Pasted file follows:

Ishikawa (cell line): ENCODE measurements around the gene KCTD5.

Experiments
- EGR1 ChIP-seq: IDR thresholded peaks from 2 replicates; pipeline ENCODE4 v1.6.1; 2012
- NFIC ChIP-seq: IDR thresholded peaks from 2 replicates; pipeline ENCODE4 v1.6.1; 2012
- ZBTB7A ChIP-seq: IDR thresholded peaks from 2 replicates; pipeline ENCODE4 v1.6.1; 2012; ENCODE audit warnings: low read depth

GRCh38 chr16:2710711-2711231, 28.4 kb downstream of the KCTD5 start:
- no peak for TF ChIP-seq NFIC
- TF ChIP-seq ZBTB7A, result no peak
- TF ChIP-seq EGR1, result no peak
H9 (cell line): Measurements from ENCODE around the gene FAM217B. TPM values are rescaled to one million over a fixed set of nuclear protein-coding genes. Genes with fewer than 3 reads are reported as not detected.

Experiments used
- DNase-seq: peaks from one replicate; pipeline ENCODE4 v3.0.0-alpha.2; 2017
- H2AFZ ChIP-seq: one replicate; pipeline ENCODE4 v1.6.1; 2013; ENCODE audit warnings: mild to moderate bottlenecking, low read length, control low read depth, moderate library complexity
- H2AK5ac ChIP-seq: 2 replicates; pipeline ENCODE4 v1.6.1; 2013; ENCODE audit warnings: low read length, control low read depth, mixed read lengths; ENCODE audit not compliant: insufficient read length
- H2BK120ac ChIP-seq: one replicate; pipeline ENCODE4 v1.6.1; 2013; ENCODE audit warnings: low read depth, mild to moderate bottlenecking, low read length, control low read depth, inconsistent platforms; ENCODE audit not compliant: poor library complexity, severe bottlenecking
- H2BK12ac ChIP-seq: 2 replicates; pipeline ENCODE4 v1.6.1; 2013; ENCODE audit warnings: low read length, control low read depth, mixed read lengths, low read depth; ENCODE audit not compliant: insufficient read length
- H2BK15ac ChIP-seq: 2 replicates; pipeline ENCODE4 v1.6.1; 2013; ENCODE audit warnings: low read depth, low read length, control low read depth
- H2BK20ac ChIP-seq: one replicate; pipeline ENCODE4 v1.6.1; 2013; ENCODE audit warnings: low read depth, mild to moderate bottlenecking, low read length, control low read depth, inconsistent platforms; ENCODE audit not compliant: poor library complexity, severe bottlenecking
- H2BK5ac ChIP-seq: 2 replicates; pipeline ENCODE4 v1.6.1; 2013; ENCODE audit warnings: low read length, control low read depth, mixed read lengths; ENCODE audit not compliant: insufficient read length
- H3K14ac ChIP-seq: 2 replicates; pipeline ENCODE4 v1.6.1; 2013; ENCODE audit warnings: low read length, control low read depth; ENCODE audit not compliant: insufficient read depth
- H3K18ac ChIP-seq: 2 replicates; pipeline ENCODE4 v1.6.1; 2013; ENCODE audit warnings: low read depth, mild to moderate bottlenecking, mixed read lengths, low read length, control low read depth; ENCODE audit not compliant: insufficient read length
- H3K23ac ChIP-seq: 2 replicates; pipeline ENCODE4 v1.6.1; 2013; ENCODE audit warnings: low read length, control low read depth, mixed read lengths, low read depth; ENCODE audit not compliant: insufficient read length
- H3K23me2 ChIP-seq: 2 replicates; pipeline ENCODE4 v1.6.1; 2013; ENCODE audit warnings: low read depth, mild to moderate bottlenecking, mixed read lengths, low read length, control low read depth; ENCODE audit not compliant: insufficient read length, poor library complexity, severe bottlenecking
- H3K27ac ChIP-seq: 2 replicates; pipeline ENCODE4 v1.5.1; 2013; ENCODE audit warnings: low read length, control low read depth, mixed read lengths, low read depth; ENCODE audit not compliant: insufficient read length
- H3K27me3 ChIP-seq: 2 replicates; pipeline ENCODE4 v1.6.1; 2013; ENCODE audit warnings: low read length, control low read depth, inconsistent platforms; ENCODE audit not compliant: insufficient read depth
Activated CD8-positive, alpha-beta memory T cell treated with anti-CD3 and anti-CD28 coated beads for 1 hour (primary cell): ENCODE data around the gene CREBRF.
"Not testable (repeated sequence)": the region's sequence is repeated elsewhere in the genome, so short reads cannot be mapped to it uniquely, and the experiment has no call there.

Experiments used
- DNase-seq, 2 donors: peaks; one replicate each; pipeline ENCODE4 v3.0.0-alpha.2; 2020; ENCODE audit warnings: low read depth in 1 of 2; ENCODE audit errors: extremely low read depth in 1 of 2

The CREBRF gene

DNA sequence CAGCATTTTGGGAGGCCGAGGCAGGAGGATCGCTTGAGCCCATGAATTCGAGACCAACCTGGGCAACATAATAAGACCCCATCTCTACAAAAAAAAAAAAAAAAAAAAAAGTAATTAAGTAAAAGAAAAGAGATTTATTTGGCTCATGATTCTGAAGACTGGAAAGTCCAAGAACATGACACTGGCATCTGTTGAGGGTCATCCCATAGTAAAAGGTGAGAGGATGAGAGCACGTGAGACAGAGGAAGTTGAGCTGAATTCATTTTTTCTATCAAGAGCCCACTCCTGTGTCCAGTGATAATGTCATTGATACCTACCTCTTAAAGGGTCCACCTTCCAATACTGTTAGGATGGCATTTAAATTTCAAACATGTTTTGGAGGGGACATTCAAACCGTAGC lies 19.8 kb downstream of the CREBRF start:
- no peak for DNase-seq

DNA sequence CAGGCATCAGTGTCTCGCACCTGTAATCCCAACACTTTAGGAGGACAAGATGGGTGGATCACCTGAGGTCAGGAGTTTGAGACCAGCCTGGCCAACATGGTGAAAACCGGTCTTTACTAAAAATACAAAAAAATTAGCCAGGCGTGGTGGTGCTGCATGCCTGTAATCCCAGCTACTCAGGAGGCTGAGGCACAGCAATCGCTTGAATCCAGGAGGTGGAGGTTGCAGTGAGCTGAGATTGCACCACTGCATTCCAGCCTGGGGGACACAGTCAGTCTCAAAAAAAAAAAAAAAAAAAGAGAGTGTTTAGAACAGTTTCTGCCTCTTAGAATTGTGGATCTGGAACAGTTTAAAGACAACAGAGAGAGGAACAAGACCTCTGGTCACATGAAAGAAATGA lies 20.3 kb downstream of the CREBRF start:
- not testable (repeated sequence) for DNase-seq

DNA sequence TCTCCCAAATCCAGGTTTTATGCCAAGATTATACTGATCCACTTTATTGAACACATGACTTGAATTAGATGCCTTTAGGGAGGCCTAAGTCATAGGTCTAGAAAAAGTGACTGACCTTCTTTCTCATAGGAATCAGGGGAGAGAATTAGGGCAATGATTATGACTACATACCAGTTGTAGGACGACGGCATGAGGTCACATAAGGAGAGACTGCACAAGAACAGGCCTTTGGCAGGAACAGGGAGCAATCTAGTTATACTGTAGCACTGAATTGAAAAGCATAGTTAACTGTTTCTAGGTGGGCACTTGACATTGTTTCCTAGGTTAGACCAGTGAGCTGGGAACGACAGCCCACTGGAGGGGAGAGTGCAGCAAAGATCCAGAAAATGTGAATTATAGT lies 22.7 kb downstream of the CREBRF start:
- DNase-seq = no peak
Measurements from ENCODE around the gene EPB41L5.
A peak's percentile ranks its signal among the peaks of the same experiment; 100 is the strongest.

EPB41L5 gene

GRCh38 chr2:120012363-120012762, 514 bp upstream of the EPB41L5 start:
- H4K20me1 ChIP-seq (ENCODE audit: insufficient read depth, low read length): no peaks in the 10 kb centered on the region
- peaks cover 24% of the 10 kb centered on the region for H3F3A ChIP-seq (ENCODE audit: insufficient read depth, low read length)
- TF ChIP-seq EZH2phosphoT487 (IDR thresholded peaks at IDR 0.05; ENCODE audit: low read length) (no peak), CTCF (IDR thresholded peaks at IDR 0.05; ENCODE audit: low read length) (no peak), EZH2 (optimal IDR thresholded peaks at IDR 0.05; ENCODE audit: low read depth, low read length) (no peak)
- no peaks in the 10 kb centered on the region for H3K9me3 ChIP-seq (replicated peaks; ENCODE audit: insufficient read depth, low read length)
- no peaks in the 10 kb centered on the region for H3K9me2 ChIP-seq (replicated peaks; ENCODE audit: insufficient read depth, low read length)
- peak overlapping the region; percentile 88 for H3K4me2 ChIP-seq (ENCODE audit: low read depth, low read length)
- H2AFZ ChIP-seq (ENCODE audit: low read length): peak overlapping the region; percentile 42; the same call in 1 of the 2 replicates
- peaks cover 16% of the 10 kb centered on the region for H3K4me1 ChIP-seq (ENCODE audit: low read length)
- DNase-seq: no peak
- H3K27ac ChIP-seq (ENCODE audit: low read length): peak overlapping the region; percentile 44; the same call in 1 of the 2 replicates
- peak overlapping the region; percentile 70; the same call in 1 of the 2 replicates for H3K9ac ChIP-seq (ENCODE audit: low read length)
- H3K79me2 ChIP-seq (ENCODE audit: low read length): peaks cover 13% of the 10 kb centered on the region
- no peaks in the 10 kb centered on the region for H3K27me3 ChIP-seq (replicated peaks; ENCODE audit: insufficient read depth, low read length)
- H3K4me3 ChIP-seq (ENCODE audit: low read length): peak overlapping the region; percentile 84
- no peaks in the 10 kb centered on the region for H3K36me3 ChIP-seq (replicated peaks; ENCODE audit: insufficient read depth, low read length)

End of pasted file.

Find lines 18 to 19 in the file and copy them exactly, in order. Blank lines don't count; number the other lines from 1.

- H2BK20ac ChIP-seq: one replicate; pipeline ENCODE4 v1.6.1; 2013; ENCODE audit warnings: low read depth, mild to moderate bottlenecking, low read length, control low read depth, inconsistent platforms; ENCODE audit not compliant: poor library complexity, severe bottlenecking
- H2BK5ac ChIP-seq: 2 replicates; pipeline ENCODE4 v1.6.1; 2013; ENCODE audit warnings: low read length, control low read depth, mixed read lengths; ENCODE audit not compliant: insufficient read length